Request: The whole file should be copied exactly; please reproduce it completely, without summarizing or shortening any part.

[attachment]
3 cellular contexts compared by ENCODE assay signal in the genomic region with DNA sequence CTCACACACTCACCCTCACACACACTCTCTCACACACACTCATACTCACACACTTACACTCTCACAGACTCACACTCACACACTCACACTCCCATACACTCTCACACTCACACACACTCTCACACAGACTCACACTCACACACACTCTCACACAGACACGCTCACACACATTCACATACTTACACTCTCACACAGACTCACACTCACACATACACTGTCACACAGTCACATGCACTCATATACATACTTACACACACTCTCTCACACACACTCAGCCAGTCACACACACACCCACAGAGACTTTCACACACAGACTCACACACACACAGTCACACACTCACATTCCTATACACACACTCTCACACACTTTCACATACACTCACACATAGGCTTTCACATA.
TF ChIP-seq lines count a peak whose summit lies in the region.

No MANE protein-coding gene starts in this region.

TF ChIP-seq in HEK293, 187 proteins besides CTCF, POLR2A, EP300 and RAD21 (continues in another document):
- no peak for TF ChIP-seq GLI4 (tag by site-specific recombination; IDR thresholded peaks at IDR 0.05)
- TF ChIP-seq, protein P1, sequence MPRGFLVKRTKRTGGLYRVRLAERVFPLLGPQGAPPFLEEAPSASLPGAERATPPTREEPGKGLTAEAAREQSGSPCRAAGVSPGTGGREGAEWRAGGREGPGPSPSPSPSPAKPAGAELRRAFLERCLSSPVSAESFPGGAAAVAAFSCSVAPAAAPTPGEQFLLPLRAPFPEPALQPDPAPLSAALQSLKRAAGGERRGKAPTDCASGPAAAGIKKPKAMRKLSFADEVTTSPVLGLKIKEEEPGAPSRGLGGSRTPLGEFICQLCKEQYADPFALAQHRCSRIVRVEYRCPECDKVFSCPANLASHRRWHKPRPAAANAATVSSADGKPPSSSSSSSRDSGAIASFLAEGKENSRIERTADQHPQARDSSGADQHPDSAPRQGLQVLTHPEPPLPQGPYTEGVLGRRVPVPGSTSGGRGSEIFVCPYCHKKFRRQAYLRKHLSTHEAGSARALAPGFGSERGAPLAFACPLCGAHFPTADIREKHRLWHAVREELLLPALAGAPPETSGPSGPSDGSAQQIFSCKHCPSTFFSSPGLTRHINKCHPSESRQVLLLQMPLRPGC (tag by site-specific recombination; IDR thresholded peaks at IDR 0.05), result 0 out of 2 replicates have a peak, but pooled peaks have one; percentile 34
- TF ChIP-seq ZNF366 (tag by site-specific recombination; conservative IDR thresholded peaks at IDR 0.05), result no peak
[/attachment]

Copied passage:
3 cellular contexts compared by ENCODE assay signal in the genomic region with DNA sequence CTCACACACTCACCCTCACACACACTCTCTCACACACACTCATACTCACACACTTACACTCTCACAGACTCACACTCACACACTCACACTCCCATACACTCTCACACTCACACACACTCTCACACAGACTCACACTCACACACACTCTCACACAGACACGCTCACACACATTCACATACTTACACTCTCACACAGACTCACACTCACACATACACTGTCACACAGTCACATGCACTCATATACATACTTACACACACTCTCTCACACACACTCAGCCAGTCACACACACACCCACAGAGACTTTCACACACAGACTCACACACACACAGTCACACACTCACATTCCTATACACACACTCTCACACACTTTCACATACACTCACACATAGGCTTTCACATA.
TF ChIP-seq lines count a peak whose summit lies in the region.

No MANE protein-coding gene starts in this region.

TF ChIP-seq in HEK293, 187 proteins besides CTCF, POLR2A, EP300 and RAD21 (continues in another document):
- no peak for TF ChIP-seq GLI4 (tag by site-specific recombination; IDR thresholded peaks at IDR 0.05)
- TF ChIP-seq, protein P1, sequence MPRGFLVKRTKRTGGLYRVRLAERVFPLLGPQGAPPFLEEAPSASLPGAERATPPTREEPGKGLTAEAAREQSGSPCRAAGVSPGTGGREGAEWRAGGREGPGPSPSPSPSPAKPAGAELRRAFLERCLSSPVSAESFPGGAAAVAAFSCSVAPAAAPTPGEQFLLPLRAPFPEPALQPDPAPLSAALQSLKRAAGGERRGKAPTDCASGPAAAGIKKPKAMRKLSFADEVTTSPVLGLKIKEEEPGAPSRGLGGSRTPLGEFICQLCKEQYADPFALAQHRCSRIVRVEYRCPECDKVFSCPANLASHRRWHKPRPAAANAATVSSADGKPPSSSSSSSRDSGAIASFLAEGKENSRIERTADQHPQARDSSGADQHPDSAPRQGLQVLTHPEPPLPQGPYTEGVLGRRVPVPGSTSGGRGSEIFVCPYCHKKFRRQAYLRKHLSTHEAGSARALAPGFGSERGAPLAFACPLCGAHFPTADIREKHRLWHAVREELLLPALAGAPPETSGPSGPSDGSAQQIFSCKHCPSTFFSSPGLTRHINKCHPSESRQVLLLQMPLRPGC (tag by site-specific recombination; IDR thresholded peaks at IDR 0.05), result 0 out of 2 replicates have a peak, but pooled peaks have one; percentile 34
- TF ChIP-seq ZNF366 (tag by site-specific recombination; conservative IDR thresholded peaks at IDR 0.05), result no peak